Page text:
David A. Paterson, Governor
Brian Fischer, Commissioner (DOCS)
David J. Swarts, Commissioner (DMV)
For immediate release:
December 27, 2010
Departments of Correctional Services and Motor Vehicles Open Cost-Saving Call Center at Women’s Bedford Hills Correctional Facility
The New York State Department of Correctional Services (DOCS) and the New York State Department of Motor Vehicles (DMV) have opened a new Call Center at the women’s Bedford Hills Correctional Facility in Westchester County which, in conjunction with the DMV Call Center at the men’s Arthur Kill Correctional Facility on Staten Island, is expected to answer more than one million calls per year while saving State taxpayers $3.5 million annually.
Bedford Hills’ center accepts calls from 8 a.m. to 4 p.m. Monday through Friday. It employs 39 inmates, including 31 full-time and part-time customer service agents, six team leaders and two trainers. The inmate participants do not have access to DMV computers and are not able to access any customer data. Inmates convicted of a telephone-related crime or credit card or computer fraud are not eligible to work at the center. Calls are monitored at random.
Each call center agent is supplied with a profile book containing all the information necessary to answer general assistance questions, such as office hours and locations, identification requirements, the emissions program, and what customers will need and what they should expect before visiting a DMV office. Agents transfer any questions about detailed customer information to a civilian DMV employee.
DOCS Commissioner Brian Fischer said: “This program benefits both offenders and taxpayers, providing offenders with valuable and marketable skills that help them during incarceration and prepare them for successful reintegration into the community, while providing immediate and recurring savings to taxpayers. We are happy to open a new chapter in our partnership with the Department of Motor Vehicles on a program that has been a success now for nearly a quarter of a century.”
DMV Commissioner David J. Swarts said: “The opening of the new Call Center at Bedford Hills Correctional Facility represents not only cost savings for New York taxpayers, but also provides valuable job skills to those inmates who work in the program. Our experience with similar operations at other New York State correctional facilities has also shown that such Centers provide high-quality service to citizens who call with general questions about DMV transactions.”
The center at the maximum security Bedford Hills facility replaces DOCS’ original DMV call center, which opened at the women’s medium security Bayview Correctional Facility in Manhattan in March 1986. The decline in the State’s prison population and the one-year commitment inmates must make to working in the DMV call centers necessitated the move to Bedford Hills. Additionally, Bayview opened a specialized re-entry unit on June 29, 2009 to help female offenders nearing release with the more immediate aspects of preparing to return home. Bayview officially closed its call center on December 3, 2010.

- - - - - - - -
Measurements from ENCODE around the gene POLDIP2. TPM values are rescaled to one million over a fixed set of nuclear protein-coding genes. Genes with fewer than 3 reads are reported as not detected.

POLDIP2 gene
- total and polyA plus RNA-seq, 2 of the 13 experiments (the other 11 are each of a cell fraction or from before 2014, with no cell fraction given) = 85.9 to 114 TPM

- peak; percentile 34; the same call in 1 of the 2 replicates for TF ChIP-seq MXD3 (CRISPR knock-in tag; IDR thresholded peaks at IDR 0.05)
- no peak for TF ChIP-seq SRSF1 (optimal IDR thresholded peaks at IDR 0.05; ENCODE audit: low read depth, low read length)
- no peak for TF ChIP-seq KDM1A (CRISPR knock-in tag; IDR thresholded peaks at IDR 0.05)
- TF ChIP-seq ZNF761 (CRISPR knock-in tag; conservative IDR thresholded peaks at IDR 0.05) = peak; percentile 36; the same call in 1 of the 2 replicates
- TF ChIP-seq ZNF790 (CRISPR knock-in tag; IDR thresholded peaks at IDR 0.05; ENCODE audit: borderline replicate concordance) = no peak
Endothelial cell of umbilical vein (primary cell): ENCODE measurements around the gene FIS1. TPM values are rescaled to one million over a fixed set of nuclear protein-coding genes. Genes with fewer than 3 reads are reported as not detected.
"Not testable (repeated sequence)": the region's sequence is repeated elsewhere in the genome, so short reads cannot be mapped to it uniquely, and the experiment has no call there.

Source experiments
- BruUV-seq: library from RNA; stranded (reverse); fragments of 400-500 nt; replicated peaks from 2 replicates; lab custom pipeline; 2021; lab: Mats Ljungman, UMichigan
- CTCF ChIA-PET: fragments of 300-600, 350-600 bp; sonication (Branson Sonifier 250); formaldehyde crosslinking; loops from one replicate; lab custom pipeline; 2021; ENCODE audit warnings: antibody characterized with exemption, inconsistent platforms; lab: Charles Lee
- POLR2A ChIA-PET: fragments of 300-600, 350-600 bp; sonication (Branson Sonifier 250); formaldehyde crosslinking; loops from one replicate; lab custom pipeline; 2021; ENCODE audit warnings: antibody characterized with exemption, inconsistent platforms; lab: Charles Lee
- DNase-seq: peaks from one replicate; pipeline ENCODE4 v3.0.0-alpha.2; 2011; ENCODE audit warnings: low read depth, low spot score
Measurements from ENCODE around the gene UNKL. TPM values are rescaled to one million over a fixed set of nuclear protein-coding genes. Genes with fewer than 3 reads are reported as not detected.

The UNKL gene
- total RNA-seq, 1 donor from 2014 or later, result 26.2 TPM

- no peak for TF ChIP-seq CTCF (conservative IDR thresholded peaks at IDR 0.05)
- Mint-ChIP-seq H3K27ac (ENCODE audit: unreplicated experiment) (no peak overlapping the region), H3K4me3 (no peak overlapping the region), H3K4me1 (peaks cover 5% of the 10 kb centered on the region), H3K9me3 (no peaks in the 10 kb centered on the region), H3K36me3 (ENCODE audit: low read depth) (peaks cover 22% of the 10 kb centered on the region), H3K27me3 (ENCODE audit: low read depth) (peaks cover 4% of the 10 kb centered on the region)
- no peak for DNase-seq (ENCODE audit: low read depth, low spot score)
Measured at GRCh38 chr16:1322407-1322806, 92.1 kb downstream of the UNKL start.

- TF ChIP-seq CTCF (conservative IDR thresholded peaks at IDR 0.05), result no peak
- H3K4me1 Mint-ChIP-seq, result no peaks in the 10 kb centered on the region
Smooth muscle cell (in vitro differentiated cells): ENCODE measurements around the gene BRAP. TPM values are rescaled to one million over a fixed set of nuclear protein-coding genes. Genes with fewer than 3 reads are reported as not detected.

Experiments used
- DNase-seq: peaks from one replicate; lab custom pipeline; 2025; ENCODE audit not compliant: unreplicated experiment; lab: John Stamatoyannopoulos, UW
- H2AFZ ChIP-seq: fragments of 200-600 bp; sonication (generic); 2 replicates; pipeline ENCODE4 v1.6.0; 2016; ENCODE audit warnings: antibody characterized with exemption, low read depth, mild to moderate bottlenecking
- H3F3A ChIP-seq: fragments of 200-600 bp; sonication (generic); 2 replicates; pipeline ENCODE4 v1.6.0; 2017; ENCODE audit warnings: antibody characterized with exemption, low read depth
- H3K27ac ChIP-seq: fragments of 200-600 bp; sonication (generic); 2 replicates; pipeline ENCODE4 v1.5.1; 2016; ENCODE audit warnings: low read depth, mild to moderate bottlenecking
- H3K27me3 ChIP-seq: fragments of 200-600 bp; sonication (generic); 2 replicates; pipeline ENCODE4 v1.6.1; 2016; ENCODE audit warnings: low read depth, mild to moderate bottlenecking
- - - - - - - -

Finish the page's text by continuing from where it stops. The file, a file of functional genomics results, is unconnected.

The men’s medium security Arthur Kill Correctional Facility has been operating its DMV Call Center since 1988, currently employing 55 inmates. Arthur Kill’s center fields about 55,000 calls per month, between 8 a.m. and 4 p.m. Monday through Friday, with the majority of calls coming from New York City, Long Island and Westchester and Rockland counties through one of two local lines or a toll-free line. About 1,200 inmates have worked at the Arthur Kill Call Center since it opened. As with Bedford Hills, the inmate participants at Arthur Kill have no access to DMV computers and are unable to access any customer data, and those convicted of a telephone-related crime or credit card or computer fraud are not eligible to work at the center.
Providing information by phone and materials by mail, the centers significantly reduce the number of customers who unnecessarily visit DMV offices.
Each inmate who works in a DMV call center must have either a high school diploma or a General Educational Development (GED/high school equivalency) diploma. Each is hired by DMV after being recommended by DOCS. Some inmates work as mail and supply clerks, maintaining the DMV supply room where all DMV forms are stored and assembling packets known as “Ready Packs,” which are mailed to the public upon request.
Participating inmates learn skills aimed at making them more marketable
upon release from prison, including customer service, communication and
problem solving, as well as “soft skills.” The program also
provides participants with knowledge of vehicle and traffic law, permits,
renewals, Commercial Drivers Licenses, fee structures, non-driver IDs and
how to convert out-of-state licenses to New York State licenses. Participants
are also taught conflict resolution skills, public interaction techniques
and appropriate workplace behaviors. These skills are transferable to telemarketing
and survey/polling positions, and in a service- based economy, such skills
are critical to re-entry success.
Participating inmates are paid standard hourly industry wages that range from 46 cents to $1.14 per hour based on experience level and title, which include Agent (entry level), Trainer and Team Leader.